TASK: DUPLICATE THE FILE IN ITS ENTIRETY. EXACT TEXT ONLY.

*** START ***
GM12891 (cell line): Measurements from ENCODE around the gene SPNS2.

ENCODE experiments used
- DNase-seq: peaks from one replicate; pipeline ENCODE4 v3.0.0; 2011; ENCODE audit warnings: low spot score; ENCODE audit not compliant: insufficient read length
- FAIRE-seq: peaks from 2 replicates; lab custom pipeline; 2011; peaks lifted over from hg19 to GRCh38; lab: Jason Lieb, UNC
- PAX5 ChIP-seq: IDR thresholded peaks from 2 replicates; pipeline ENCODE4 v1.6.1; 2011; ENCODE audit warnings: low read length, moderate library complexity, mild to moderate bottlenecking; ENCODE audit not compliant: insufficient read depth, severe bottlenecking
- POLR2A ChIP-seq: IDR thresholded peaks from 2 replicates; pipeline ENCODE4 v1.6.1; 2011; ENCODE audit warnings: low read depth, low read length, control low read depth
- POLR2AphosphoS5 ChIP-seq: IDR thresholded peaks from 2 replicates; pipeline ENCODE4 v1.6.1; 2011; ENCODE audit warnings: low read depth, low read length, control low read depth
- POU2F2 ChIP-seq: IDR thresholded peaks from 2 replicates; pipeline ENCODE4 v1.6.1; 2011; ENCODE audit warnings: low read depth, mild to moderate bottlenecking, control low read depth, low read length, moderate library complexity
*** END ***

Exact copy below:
GM12891 (cell line): Measurements from ENCODE around the gene SPNS2.

ENCODE experiments used
- DNase-seq: peaks from one replicate; pipeline ENCODE4 v3.0.0; 2011; ENCODE audit warnings: low spot score; ENCODE audit not compliant: insufficient read length
- FAIRE-seq: peaks from 2 replicates; lab custom pipeline; 2011; peaks lifted over from hg19 to GRCh38; lab: Jason Lieb, UNC
- PAX5 ChIP-seq: IDR thresholded peaks from 2 replicates; pipeline ENCODE4 v1.6.1; 2011; ENCODE audit warnings: low read length, moderate library complexity, mild to moderate bottlenecking; ENCODE audit not compliant: insufficient read depth, severe bottlenecking
- POLR2A ChIP-seq: IDR thresholded peaks from 2 replicates; pipeline ENCODE4 v1.6.1; 2011; ENCODE audit warnings: low read depth, low read length, control low read depth
- POLR2AphosphoS5 ChIP-seq: IDR thresholded peaks from 2 replicates; pipeline ENCODE4 v1.6.1; 2011; ENCODE audit warnings: low read depth, low read length, control low read depth
- POU2F2 ChIP-seq: IDR thresholded peaks from 2 replicates; pipeline ENCODE4 v1.6.1; 2011; ENCODE audit warnings: low read depth, mild to moderate bottlenecking, control low read depth, low read length, moderate library complexity